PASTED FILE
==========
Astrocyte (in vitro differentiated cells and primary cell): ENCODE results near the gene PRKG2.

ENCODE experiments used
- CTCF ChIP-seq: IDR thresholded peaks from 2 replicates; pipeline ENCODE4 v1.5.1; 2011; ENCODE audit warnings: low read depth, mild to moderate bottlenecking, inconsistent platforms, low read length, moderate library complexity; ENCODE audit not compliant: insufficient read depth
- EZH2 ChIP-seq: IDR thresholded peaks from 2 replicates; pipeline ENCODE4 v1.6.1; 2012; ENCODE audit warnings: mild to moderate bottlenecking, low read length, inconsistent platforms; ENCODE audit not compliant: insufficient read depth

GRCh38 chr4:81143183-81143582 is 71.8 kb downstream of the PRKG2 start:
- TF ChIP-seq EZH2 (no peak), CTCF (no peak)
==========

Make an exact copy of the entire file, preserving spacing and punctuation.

Astrocyte (in vitro differentiated cells and primary cell): ENCODE results near the gene PRKG2.

ENCODE experiments used
- CTCF ChIP-seq: IDR thresholded peaks from 2 replicates; pipeline ENCODE4 v1.5.1; 2011; ENCODE audit warnings: low read depth, mild to moderate bottlenecking, inconsistent platforms, low read length, moderate library complexity; ENCODE audit not compliant: insufficient read depth
- EZH2 ChIP-seq: IDR thresholded peaks from 2 replicates; pipeline ENCODE4 v1.6.1; 2012; ENCODE audit warnings: mild to moderate bottlenecking, low read length, inconsistent platforms; ENCODE audit not compliant: insufficient read depth

GRCh38 chr4:81143183-81143582 is 71.8 kb downstream of the PRKG2 start:
- TF ChIP-seq EZH2 (no peak), CTCF (no peak)